Burt Kwouk was one half of one of movie comedy's great duets
Whenever I went to Memphis with my parents, my time was divided between staying with my two grandmothers. How I thought about that time with them was defined, not surprisingly, by what sort of movie experiences I had with each. My dad’s mom was the one who had cable, and she liked to go to bed early, meaning I learned all sorts of things at night. My mom’s mom was the one who took me to the theater more often, and she’d take me to see pretty much anything as long as the rating was okay.
One afternoon, she told me to get in the car because there was something special playing. I was ten years old, and I only knew The Pink Panther as a cartoon character. That afternoon, though, I saw The Return Of The Pink Panther, The Pink Panther Strikes Again, and Revenge Of The Pink Panther back to back to back, and it is safe to say I lost my damn fool mind. Peter Sellers became one of my instant favorite people, but more importantly, I fell in love with the insane dynamic between Inspector Clouseau and his trusty manservant Cato, played so brilliantly by Burt Kwouk.
Kwouk was, of course, much more than that single role. He worked for decades in both film and television, and like any Asian actor of a certain age, he had to navigate a system that asked him to play a lot of stereotypes. I always enjoyed seeing Kwouk show up in things like Empire Of The Sun, Rollerball, Air America or Kiss Of The Dragon, and like any character actor you have an affection for, he just plain made me happy when he was cast in a role. Born in England, he spent much of his childhood and teenage years in Shanghai. His most well-known role aside from the Pink Panther films was in the final seasons of the hugely successful BBC sitcom Last Of The Summer Wine, and his dual cultural identity played into many of the roles he played over the years. He showed up in two different Bond films in two different roles, one of several actors to do that. He appeared on Doctor Who back in the ‘80s, one of those required stops for any British actor.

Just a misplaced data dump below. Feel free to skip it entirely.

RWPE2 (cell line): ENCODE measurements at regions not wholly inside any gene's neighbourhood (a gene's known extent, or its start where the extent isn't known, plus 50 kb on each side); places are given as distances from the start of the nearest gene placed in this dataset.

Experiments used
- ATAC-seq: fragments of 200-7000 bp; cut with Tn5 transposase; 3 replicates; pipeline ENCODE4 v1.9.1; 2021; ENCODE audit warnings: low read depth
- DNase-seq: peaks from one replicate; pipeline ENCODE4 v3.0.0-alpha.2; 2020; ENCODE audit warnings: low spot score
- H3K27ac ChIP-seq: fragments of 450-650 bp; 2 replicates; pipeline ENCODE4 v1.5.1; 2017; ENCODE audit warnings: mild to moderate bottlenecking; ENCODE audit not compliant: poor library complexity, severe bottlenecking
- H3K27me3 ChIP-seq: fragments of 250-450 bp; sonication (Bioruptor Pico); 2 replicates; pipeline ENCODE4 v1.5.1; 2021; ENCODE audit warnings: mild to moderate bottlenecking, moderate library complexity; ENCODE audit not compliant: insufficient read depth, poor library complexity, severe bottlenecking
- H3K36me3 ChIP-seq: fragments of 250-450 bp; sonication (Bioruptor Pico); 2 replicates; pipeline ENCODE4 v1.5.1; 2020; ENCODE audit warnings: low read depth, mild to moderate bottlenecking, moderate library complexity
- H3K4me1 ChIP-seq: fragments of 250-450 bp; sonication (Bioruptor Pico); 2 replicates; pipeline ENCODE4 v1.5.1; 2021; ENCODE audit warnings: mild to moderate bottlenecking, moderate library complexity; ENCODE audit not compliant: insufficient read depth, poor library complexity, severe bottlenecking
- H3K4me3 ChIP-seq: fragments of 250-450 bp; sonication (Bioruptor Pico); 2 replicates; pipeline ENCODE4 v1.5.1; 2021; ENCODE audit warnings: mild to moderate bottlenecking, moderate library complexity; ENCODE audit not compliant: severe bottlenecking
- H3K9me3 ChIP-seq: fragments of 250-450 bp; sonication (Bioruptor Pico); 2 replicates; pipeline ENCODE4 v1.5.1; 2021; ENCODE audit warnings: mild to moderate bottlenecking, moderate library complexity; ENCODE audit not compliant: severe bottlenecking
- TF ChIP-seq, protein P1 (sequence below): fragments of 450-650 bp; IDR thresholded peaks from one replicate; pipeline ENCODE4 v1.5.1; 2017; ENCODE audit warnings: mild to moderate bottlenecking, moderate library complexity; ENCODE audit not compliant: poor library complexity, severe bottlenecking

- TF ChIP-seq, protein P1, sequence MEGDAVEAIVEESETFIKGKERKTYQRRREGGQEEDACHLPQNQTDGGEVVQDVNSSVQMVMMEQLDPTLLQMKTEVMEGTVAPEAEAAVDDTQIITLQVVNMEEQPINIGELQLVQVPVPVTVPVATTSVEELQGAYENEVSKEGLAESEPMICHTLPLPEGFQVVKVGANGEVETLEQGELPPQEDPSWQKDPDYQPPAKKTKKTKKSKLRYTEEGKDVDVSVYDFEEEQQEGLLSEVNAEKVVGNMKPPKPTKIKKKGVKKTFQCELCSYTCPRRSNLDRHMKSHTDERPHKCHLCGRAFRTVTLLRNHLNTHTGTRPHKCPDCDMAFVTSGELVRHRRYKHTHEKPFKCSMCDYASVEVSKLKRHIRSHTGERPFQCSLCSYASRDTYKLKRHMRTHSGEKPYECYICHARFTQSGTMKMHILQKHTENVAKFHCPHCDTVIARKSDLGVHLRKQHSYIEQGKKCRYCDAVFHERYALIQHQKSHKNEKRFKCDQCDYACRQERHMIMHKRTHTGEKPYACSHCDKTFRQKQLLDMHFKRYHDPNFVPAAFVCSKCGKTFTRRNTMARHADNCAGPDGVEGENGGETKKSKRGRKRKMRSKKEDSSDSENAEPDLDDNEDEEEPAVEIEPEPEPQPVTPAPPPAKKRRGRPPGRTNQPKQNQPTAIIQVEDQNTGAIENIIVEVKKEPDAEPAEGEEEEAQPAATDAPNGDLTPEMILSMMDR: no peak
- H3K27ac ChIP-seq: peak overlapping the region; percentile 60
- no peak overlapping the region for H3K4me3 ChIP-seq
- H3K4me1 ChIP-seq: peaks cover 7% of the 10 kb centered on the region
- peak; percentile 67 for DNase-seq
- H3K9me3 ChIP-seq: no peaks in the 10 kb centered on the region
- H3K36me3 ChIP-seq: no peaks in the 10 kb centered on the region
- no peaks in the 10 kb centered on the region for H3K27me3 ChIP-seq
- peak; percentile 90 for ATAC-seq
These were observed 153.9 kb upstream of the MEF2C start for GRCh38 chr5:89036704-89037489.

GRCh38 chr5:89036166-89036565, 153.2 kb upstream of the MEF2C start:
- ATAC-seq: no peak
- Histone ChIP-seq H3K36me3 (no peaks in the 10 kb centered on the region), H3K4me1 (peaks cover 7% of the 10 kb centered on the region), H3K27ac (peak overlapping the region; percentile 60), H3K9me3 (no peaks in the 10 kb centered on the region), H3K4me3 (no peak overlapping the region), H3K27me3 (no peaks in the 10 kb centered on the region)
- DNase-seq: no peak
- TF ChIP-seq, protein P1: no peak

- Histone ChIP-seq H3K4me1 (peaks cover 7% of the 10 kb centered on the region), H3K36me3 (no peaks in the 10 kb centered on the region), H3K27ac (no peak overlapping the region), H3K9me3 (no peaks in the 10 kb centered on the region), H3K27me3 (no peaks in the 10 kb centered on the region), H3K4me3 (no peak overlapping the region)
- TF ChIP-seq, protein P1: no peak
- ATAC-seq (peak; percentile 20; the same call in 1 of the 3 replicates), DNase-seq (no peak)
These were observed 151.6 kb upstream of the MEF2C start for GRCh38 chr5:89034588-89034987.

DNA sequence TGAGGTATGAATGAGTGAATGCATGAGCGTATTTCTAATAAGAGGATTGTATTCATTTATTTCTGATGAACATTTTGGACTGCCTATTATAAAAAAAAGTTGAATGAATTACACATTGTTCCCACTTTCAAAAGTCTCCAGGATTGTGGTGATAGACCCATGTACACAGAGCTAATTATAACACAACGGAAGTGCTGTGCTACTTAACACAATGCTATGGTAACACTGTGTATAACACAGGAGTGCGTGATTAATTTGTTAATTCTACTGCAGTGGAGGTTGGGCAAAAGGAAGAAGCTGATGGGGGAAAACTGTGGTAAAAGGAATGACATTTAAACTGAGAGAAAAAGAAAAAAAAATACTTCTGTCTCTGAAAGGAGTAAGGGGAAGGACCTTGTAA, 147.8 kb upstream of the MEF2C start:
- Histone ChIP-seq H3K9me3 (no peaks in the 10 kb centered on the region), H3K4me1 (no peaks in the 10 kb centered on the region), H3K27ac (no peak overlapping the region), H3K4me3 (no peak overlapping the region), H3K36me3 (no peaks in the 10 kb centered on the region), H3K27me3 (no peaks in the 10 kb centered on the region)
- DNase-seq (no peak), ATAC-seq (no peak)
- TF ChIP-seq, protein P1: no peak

When I think of those Cato scenes, though, I think of laughing harder than I had ever laughed in a movie theater. I loved the insane backstory suggested by those scenes, the idea of Clouseau ordering his trusty manservant to attack him relentlessly, and I loved the way Blake Edwards shot those scenes. Watching them in a theater, in that insane super-wide Blake Edwards scope, they made me weep from laughter. There’s one particular gag where everything goes to super-duper slow-motion and Clouseau tries to do a flying kick at Cato…
… oh, hell, just watch it yourself. It starts at exactly 2:00 into this clip.
Honestly, the funniest part of that entire gag is Kwouk’s face as Clouseau sails by overhead. I loved the way he reacted to the almost awe-inspiring insanity of Sellers, and any comic actor will tell you that you can only score in a scene if everyone’s at their best. Kwouk stood toe to toe with one of comedy’s greats and, in a series of iconic scenes, gave as good as he got.
What more can any actor hope for?
Burt Kwouk was 85.